Relación entre la dieta y la microbiota intestinal en mujeres embarazadas.

Diet and intestinal microbiota in pregnancy

  • Ana Sofía Córdoba Pontificia Universidad Javeriana Cali
  • Andrés Felipe Tobar-Cárdenas Pontificia Universidad Javeriana Cali
  • Juan Felipe Cuervo Pontificia Universidad Javeriana Cali
  • José Guillermo Ortega Pontificia Universidad Javeriana Cali https://orcid.org/0000-0003-2112-3870
Palabras clave: Microbiota intestinal, Dieta, Mujeres embarazadas, Nutrición

Resumen

Objetivo: El objetivo de este artículo es investigar si existe relación entre las distintas dietas y la microbiota intestinal en mujeres embarazadas hasta las 40 semanas de gestación.
Materiales y métodos: Se realizó una búsqueda sistemática en las bases de datos electrónicas MEDLINE, EMBASE, y Scopus. Se utilizaron los términos MeSH y se seleccionaron 7 artículos publicados después del año 2009, en el idioma inglés. Resultados: Se observó la diferencia en el contenido de bacterias como Collisella sp. en una dieta baja en fibra, así como de Bifidobacterium, Streptococcus, Lactococcus, Blautia y Turicibacter, de igual manera la dieta vegetariana se asoció con menor contenido de Collinsella, Holdemania y Eubacterium, mientras que una dieta omnívora se relacionó con mayor abundancia de Collinsella, Ruminococcus y Christensenellaceae, a su vez la mayor ingesta de vitaminas liposolubles y ácidos grasos saturados y monoinsaturados se asoció con mayor número de Proteobacteria y Staphylococcus. Conclusiones: Existe relación entre la composición y variabilidad de la población bacteriana de la microbiota intestinal de las mujeres embarazadas y los distintos tipos de dieta, generando cambios en la composición de los microorganismos que podría conllevar a ciertos efectos en la salud perinatal. Sin embargo, la mayoría de los estudios y publicaciones científicas se basan en modelos animales, por lo que se requieren más estudios en la población humana para observar los efectos de estos cambios, y las posibles intervenciones terapéuticas que podrían implementarse durante la gestación para minimizar los riesgos y mejorar la salud materno-fetal.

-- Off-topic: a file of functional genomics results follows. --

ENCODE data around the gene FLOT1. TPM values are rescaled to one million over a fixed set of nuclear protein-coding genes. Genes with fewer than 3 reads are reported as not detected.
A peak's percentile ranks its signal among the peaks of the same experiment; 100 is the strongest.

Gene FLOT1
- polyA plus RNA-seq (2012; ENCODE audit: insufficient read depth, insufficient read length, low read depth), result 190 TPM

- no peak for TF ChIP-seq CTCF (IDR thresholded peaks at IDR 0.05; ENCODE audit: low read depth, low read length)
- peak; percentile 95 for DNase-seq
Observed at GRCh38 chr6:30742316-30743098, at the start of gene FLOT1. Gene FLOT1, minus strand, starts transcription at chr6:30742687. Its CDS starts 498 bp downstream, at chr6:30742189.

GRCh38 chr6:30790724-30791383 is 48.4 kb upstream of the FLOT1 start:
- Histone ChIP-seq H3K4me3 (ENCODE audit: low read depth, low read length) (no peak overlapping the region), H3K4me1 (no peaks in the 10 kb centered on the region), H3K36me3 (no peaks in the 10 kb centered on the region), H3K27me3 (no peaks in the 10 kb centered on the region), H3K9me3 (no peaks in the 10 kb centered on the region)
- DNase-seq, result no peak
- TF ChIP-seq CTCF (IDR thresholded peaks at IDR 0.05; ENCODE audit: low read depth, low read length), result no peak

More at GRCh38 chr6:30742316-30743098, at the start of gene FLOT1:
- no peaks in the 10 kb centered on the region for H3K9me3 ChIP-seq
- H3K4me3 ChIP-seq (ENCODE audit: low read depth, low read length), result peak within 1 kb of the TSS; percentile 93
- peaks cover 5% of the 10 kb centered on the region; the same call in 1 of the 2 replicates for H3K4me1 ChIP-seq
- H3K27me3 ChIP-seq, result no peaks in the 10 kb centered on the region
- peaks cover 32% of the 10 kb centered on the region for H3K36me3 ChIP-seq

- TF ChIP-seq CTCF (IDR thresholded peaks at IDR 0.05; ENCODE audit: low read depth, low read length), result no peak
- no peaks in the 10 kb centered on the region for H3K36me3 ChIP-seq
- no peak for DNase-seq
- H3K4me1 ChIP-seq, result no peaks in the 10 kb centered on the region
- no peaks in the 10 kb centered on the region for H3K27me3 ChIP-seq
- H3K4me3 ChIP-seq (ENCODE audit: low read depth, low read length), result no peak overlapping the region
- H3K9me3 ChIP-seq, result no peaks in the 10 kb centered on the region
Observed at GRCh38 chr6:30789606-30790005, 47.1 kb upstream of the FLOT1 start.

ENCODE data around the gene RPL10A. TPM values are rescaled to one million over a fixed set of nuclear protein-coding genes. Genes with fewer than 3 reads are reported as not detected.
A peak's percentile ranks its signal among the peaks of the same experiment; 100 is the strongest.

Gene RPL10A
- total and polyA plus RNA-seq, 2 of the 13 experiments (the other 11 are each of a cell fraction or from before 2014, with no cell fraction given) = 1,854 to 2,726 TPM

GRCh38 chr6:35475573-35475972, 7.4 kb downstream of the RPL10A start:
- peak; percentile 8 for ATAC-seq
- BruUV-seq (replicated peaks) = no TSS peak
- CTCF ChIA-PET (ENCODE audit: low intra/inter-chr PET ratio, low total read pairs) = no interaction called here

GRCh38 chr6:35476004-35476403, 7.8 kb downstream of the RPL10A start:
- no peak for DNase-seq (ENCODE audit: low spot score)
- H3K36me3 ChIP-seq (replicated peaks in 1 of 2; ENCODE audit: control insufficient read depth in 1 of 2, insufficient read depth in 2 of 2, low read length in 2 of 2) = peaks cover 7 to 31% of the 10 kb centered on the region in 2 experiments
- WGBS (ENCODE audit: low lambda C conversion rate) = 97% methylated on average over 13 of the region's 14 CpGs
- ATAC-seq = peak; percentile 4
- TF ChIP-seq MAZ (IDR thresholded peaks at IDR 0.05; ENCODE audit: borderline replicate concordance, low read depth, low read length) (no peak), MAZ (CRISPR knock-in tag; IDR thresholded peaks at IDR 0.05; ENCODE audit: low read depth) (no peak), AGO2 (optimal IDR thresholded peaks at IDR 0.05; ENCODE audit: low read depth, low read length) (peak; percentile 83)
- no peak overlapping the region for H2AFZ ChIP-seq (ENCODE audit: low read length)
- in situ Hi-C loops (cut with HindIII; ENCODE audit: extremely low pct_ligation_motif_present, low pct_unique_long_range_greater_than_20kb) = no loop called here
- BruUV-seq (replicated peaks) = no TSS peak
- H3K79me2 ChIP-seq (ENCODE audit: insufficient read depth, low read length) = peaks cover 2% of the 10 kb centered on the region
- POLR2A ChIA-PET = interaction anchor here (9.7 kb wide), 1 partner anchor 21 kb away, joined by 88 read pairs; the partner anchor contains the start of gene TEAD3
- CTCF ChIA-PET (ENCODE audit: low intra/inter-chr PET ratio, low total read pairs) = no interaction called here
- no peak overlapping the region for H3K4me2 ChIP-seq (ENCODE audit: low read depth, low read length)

Abstract:

Aim: The objective of this article is to investigate whether there is a relationship between the different diets and the intestinal microbiota in pregnant women until 40 weeks of gestation. Materials y methods: A systematic search was conducted in the electronic databases MEDLINE, EMBASE, and Scopus. The MeSH terms were used and 7 articles published after 2009 were selected in the English language. Results: The difference in bacterial content was observed as Collisella sp. in a low fiber diet, as well as Bifidobacterium, Streptococcus, Lactococcus, Blautia and Turicibacter, in the same way the vegetarian diet was associated with a lower content of Collinsella, Holdemania and Eubacterium, while an omnivorous diet was associated with a greater abundance of Collinsella, Ruminococcus and Christensenellaceae, in turn the highest intake of fat-soluble vitamins and saturated and monounsaturated fatty acids was associated with a greater number of Proteobacteria and Staphylococcus. Conclusions: There is a relationship between the composition and variability of the bacterial population of the intestinal microbiota of pregnant women and the different types of diet, generating changes in the composition of microorganisms that could lead to certain effects on perinatal health. However, most of the studies and scientific publications are based on animal models, so more studies are required in the human population to observe the effects of these changes, and the possible therapeutic interventions that could be implemented during pregnancy to minimize risks and improve maternal-fetal health.

Key words: Gastrointestinal microbiome, diet, pregnant women, nutrition.

Biografía del autor/a

Ana Sofía Córdoba, Pontificia Universidad Javeriana Cali

Estudiante de Medicina, Semillero de Innovadores en Salud ISSEM.

Andrés Felipe Tobar-Cárdenas, Pontificia Universidad Javeriana Cali

Estudiante de Medicina, Semillero de Innovadores en Salud ISSEM.

Juan Felipe Cuervo, Pontificia Universidad Javeriana Cali

Estudiante de Medicina, Semillero de Innovadores en Salud ISSEM.

José Guillermo Ortega, Pontificia Universidad Javeriana Cali

Bacteriólogo y Laboratorista Clínico, Doctor en Ciencias Biomédicas, Profesor Departamento de Ciencias Básicas de la Salud.

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Publicado
2020-12-26
Cómo citar
Córdoba, A., Tobar-Cárdenas, A., Cuervo, J., & Ortega, J. (2020). Relación entre la dieta y la microbiota intestinal en mujeres embarazadas. Salutem Scientia Spiritus, 6(2), 73-77. Recuperado a partir de https://revistas.javerianacali.edu.co/index.php/salutemscientiaspiritus/article/view/2250